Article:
Sightseeing

No other city destination offers such a great diversity of sites to visit, there is most definitely something for everyone. Everything is situated within walking distance of each other, so there is no need for your car once you have arrived in the city centre.

If you`re after seeing some of the most fantastic art collections, Bruges is for you. In case you`re worried about a cultural overdose, why not take a `responsible` tour and taste the local artisan beers in the city brewery or sit back and enjoy the view during a canal boat tour. Children too are sure to have a whale of a time, one thing that will certainly catch their attention is the Chocolate Museum and its live chocolate making sessions.

Below are some of the sites that are an absolute must when in Bruges.

De Brugse Reien: canal system

Walk along the highway of the Middle Ages.

Forming an unmistakeable part of Bruges` true character, the beautiful waterways will take you back to the Middle Ages.

Some of the walls of these canals were already part of the city`s defence works in 1128. Get to know Bruges while taking a boat tour. The captain will guide you safely through the city`s history while you enjoy the view of the beautiful houses and the historic landmarks of Bruges. 

Church of Our Lady

Visit the highlight of Bruges` skyline.

The Church of Our Lady dominates the Brugian skyline with its 115,5 m high tower, which makes it the second highest brick building in the world.

The construction of this church started in 1225 although the last part of the tower was only added in the 15th century. Inside the church you will find many art treasures: paintings and sculpture but also the tombs of Maria of Burgundy and Charles the bold. A must see is the statue by Michelangelo: Madonna with child. 

Michelangelo`s Madonna and Child

Experience the master`s talent first hand.

Michelangelo`s sculpture is on permanent display at the sacrament chapel of the Church of Our Lady. The beautiful statue was the first of his works to leave his native country Italy.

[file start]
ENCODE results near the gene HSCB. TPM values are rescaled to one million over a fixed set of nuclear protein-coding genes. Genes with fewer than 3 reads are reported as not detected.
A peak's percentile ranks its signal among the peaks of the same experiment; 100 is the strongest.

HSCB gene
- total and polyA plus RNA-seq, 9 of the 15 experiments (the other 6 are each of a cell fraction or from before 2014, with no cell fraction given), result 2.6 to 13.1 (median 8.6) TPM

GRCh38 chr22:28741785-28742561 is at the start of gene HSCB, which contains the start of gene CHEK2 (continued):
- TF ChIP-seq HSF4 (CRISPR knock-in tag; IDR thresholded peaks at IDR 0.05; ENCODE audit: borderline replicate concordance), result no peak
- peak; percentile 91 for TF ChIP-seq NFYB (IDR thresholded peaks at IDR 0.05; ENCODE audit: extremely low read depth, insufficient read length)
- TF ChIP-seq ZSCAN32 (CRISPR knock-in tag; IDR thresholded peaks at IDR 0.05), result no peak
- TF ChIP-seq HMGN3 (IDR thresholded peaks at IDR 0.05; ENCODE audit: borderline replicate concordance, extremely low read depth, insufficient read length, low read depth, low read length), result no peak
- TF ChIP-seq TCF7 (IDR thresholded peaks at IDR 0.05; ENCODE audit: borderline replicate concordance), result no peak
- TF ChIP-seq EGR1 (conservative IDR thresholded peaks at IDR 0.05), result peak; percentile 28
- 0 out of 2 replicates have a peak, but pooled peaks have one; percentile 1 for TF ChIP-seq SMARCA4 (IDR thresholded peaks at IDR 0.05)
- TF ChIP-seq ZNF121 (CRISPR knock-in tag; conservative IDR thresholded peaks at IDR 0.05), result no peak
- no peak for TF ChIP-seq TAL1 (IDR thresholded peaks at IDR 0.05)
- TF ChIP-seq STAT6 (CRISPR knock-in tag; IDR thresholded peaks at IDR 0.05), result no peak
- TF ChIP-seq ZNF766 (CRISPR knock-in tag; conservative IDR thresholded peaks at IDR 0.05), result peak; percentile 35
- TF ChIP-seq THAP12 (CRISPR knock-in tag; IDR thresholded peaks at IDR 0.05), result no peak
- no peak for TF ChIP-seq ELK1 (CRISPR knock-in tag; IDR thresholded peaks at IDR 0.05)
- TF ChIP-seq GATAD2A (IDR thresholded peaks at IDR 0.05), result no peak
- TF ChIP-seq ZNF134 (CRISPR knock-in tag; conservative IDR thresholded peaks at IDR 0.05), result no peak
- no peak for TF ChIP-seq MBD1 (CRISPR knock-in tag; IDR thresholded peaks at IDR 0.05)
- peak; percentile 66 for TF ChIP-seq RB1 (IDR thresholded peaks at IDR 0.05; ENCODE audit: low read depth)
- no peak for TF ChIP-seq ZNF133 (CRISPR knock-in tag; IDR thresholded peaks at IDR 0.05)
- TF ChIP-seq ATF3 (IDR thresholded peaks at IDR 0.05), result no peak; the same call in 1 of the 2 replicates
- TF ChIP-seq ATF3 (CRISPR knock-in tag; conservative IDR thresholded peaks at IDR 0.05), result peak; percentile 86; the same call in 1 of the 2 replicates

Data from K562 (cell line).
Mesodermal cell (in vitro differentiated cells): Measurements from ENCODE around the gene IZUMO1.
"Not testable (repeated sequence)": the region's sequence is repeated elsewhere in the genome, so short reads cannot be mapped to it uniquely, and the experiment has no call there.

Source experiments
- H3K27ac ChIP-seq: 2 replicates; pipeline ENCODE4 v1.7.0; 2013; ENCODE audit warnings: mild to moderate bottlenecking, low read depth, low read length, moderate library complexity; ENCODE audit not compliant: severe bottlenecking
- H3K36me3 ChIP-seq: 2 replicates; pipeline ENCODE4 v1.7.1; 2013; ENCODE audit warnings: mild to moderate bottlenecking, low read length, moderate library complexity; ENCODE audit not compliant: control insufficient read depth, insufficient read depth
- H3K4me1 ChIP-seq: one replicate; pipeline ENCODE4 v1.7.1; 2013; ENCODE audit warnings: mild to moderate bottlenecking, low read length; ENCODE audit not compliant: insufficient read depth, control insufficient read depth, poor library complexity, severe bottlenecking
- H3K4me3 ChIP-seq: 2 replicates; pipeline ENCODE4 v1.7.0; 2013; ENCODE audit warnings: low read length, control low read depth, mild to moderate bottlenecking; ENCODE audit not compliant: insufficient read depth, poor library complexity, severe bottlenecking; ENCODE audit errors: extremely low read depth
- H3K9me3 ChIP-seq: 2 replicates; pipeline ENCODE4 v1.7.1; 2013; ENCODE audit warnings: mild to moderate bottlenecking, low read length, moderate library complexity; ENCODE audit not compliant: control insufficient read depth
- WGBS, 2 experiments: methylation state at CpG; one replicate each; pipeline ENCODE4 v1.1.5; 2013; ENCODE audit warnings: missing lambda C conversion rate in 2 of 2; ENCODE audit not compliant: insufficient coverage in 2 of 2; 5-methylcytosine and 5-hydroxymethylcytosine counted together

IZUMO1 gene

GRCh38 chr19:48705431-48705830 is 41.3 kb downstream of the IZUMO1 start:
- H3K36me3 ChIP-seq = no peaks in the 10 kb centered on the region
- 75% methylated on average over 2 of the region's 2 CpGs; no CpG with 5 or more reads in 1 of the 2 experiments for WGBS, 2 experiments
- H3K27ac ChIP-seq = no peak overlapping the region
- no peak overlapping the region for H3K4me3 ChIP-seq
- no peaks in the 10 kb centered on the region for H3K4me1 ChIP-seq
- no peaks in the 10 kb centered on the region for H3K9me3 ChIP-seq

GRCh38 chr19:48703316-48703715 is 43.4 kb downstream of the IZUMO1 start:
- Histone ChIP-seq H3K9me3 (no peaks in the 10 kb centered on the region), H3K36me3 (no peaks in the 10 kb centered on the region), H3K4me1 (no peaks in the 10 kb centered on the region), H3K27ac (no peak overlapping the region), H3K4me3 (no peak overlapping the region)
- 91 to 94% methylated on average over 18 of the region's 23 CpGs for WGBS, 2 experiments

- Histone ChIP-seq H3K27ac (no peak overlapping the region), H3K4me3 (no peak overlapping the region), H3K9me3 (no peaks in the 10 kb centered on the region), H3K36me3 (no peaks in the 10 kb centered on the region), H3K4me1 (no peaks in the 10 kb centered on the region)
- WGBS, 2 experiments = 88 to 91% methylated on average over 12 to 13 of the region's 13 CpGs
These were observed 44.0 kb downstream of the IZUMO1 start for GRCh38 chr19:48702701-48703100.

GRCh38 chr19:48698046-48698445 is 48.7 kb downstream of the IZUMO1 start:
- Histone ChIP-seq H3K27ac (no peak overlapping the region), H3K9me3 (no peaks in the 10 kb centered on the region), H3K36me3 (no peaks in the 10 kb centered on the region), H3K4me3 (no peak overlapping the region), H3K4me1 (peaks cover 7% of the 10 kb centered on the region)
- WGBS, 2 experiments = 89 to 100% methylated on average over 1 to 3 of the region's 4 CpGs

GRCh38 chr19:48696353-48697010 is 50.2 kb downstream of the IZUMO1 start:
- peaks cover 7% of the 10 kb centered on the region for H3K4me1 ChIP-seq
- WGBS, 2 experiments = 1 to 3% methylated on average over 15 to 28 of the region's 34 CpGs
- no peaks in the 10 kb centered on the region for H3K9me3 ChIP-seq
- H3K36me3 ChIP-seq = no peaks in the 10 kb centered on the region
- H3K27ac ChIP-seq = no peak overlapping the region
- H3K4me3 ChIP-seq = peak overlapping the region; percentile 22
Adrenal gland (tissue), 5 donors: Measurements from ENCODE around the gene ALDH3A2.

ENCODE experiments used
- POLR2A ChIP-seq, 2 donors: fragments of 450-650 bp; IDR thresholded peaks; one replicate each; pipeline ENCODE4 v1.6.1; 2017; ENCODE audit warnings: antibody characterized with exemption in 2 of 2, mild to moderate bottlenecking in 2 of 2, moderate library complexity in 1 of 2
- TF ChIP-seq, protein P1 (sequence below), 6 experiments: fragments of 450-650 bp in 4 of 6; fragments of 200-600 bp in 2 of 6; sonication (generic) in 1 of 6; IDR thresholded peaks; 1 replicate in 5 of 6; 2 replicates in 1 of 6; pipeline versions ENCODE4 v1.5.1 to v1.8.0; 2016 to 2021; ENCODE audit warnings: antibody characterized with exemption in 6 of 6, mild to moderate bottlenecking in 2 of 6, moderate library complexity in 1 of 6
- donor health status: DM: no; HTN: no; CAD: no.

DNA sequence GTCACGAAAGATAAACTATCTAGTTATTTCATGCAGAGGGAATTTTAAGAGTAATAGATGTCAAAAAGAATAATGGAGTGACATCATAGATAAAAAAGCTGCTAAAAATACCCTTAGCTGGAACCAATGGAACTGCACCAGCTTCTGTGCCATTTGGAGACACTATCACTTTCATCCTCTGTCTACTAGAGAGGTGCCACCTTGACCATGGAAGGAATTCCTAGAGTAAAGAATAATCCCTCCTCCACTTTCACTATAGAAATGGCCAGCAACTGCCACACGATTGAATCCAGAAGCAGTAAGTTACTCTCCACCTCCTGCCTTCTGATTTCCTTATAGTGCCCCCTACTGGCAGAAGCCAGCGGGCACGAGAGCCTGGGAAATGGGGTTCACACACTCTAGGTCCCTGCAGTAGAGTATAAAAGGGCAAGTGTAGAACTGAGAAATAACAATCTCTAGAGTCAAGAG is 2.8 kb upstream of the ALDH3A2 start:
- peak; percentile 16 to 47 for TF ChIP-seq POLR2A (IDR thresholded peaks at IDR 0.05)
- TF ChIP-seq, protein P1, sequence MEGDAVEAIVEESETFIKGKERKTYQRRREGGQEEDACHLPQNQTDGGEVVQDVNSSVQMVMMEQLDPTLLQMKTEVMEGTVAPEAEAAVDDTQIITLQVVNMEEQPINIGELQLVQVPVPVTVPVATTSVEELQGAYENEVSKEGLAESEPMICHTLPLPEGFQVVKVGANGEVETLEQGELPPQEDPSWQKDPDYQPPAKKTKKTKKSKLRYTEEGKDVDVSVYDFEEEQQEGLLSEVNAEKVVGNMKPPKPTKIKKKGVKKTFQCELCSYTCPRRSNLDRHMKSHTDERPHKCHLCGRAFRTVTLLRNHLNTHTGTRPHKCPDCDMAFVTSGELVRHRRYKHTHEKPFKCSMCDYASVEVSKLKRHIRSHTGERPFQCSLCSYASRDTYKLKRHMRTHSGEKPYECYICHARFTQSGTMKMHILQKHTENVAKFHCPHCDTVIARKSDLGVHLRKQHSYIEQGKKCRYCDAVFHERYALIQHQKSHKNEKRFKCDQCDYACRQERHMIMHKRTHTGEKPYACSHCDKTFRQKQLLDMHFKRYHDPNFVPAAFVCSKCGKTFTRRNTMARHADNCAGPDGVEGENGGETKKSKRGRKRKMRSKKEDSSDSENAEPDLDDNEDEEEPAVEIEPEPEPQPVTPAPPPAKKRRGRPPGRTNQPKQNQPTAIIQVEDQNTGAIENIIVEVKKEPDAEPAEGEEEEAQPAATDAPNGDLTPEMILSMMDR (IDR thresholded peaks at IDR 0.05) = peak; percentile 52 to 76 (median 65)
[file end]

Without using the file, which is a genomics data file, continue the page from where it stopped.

The Bruges merchant Alexander Mouscron bought the sculpture in Florence and donated it to the Church of Our Lady in Bruges in 1514.

The sculpture stayed in Bruges until it was stolen for the first time by the French occupier in 1794. On 3 January 1816, after the defeat of Napoleon, the sculpture returned. Since then it has been displayed in the equally impressive Church of Our Lady. You can find out more about the Church further down this page. 

The Beguinage of Bruges

A glance into the life of the Beguines.

Founded in 1245 by the countess of Flanders, this group of houses has had a turbulent past.

This place was once home to the members of the Beguine movement, emancipated lay-women who valued a religiuos life as well. Later a Benedictine monastery came to settle here. The sheer serenity and beauty of the place is emphasised by tall poplar trees and yearly spring flowers. If you are looking for more information and opening hours, you will find them here

The Astridpark

Relaxing in the centre of Bruges.

Are you looking to get away from the liveliness of the city? No problem! In the green scenery of the Astridpark you will find a fountain with a lovely pond. During the summer you can go there to catch up on your reading or play a game of giant chess. Even if you want to doze off on a sunny afternoon, this is the finest decor to do just that.

The central piece of the park is a colourful kiosk that was built in 1858. It was only in 1995 its original colours were restored after finding an old sketch of the painter Tulpinck.

This park is the setting for many events throughout the year. In August dancing initiations are held here during the free festival `Benenwerk` and the free summerfestival `Vama Veche` takes place in the park as well.

Rolweg and its historic folklore

One of the most charming little streets of the city. The buildings alongside it haven`t changed for centuries.

Home to both the birth house of famous Flemish Poet Guido Gezelle (1830-1899), as well as the city`s Folklore Museum. The latter includes recreated historic settings such as a cobbler’s workshop, a living room, an apothecary’s premises and an inn. More information on their website.

UNESCO